Disclaimer: This post is a bit long because we have four weeks on the road to catch up on so bare with me. I promise they won’t be this long every week.
This week marks one month on the road.
Four weeks ago we hopped in the truck with the tin can in tow and started driving. We had two weeks to make it to South Carolina where we will spend the summer volunteering at a national wildlife refuge in exchange for a free campsite. Until then, no plans.
If there is one thing that James and I have in common it’s planning. We love itineraries. We spend months researching vacation spots. Now, here we were on the road to nowhere. It was scary and exhilarating. I was determined to fight my planner instinct and improve on my improv.
As we jumped out of the car to search for the “Welcome to Arkansas” sign at our first state line, it occurred to us that a good friend lived in Little Rock. Our first detour. Success!
We spent a night in Memphis listening to blues on Beale Street after chowing on some phenomenal ribs at Rendevous. Outside of town, we stopped at Century Farm Winery on what turned out to be National Wine Day and met a man who’s family has owned the beautiful property for 150 years.
Turns out, we’re better at spontaneity than I thought.
Next up, a stop at a state park for our first night of hookups before meeting up with some friends in Nashville the next day. Our half day in Nash-Vegas, as our friend calls it, turned into two days. Bluegrass and country music ruled much of our stay but a quick beer with James’ friend from high school was a nice surprise. I love that city.
Why not go to Louisville and check out a distillery or two? And, hey, Churchill Downs is there so add a horse race to the list.
Near the top of James’ bucket list is Gettysburg. We still had more than a week before reporting to Conway, South Carolina, plenty of time to see some Civil War history. Northwest we went. The battlefield tour that is supposed to take about three hours turned into two days of gawking at incredible monuments and staring at the site where so much American history was made.
We had three days to go about 450 miles, so we made another pit stop in Charlottesville, Virginia. We found a killer cream soda stout at Starr Hill Brewery, stopped at a street festival for some food truck fun and spotted my name in the travel section of a local bookstore, twice.
Onward to Conway… wait, is that smoke? Yap. In the middle-of-nowhere Virginia on an interstate on-ram the wheel bearing on our tin can caught on fire. As in James got to practice using our fire extinguisher on the flames spewing from our tire. It was now two days before we were supposed to start our first volunteer job and we were stranded four hours away with no camper and no mechanics available until Monday.
After watching terrified as a tow truck hauled our home down the interstate on a flat bed, we got a hotel room and spent the weekend hunkered down in a comfy king bed binge watching “Blood Line” and anxiously awaiting news on the tin can.
Monday afternoon we paid $723 for a new axel and the tow and got back on the road to Conway where we arrived for work a day late to a very understanding boss who said, “everyone with a camper gets here late. There’s always a problem.”
We traveled more than 2,000 miles in 14 days and covered 10 states. I deem us experts at improv.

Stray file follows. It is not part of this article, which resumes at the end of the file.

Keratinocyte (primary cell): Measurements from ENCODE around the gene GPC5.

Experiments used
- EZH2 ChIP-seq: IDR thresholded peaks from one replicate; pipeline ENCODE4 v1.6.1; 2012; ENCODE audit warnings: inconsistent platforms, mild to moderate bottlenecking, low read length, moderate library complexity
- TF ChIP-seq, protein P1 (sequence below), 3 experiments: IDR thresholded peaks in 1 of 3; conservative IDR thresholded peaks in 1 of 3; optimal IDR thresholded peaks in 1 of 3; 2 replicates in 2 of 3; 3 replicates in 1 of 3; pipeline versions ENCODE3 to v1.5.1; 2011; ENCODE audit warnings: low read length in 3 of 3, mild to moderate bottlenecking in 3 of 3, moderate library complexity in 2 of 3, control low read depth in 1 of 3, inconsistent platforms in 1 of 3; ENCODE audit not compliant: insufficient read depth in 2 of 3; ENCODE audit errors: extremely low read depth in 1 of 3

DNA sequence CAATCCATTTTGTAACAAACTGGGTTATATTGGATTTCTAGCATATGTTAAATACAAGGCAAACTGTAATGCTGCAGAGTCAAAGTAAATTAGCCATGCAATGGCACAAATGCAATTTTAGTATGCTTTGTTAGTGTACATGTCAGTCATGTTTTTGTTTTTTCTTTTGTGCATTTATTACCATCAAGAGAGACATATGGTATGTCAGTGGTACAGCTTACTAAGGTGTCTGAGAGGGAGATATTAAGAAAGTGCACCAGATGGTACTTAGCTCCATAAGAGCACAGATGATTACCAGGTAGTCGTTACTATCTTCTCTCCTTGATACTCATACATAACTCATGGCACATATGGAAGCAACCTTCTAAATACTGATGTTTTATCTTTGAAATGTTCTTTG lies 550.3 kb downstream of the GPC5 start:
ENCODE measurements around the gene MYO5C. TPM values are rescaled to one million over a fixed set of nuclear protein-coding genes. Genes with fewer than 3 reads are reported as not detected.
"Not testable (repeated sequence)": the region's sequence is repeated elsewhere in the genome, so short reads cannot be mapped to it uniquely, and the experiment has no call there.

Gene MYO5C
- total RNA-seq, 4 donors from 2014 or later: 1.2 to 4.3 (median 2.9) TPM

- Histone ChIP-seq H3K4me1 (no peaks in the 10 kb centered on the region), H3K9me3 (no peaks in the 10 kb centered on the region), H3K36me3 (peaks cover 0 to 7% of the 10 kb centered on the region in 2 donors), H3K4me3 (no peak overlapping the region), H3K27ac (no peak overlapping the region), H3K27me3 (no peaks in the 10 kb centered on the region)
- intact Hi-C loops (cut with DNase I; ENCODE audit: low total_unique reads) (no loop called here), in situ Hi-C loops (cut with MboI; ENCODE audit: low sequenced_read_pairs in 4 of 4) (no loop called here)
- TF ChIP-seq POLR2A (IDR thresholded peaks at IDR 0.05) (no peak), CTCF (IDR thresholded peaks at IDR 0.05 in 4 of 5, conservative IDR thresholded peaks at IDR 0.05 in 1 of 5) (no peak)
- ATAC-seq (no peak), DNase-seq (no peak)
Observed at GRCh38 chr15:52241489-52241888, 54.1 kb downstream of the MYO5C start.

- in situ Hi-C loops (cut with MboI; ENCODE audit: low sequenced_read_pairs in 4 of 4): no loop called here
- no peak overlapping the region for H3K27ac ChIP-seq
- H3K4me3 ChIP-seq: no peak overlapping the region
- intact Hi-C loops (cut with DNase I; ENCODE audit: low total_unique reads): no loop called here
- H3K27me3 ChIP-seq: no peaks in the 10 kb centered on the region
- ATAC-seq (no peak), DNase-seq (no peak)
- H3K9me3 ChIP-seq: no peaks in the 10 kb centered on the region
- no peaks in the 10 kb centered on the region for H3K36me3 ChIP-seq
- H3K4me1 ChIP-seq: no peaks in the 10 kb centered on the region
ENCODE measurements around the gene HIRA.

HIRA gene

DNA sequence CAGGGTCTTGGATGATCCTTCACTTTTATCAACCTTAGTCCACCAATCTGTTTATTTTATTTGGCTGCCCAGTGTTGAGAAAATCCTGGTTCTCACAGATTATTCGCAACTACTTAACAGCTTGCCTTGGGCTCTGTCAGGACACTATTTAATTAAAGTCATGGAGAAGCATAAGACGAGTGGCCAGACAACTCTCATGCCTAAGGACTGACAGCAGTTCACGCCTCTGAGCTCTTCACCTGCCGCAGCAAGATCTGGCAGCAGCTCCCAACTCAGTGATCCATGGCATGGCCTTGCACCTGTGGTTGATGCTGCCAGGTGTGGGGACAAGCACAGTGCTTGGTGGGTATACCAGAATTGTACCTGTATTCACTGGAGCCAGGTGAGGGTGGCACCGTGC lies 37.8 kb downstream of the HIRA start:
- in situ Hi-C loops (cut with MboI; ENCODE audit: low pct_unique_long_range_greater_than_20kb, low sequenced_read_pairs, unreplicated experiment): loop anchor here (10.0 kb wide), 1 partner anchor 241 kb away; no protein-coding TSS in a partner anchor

After settling into our site and hooking up the tin can, we discovered a new surprise. Our first leak. Yes, I said first. We’re up to four now. Three leaks (in the shower, kitchen sink and ceiling over our bed) have been fixed thanks to the redneck innovations of James Bryen involving a bike tube, FlexSeal and clamps. We don’t really need a bathroom sink right now so leak No. 4 will just have to wait.
So far, this trip has been a lot more exhausting than anticipated. I was imagining relaxing with a book on the beach. But 3 weeks in and I hadn’t made it to the beach or read a word.
Oh, and did I mention my birthday was in there somewhere?
We were fixing leaks and building a kiosk for the refuge. We did manage to make it to the beach just before sunset and then decided we were too exhausted to celebrate. Don’t worry. James planned a perfect birthday weekend the following week. Stay tuned for more on that or check out some photos from our weekend on Instagram.
Four weeks later, we are starting to settle into our site and our new lifestyle.
The camper seems to be in good shape (knock on wood). James finally got to go fishing. I even picked up a book the other day. Progress.
I’ve learned more in the last month than in the decade before.
The biggest lesson: it’s OK to be a planner.
I left Oklahoma last month with a goal to become more spontaneous and plan less. In my head that seemed like the way to maximize our experiences.
As it turns out, planning is just part of my personality. I like planning. I like researching places that we’re going and knowing that I’m getting everything out of the experience because I knew what to expect.
The new goal: be myself but be flexible.
James reminds me that we should embrace who we are, especially our strengths. If we are planners, let’s plan. But we also know that we need to be prepared for changes, detours and exciting adventures that we could never anticipate.
Moving forward, we’re making “potential plans.” We’re letting our instincts be in control until there’s a reason to deviate.
Stay tuned to see how our potential plans play out.
Are you a planner or spontaneous? Do you fight your instincts when it comes to travel plans? Join the conversation in the comments below.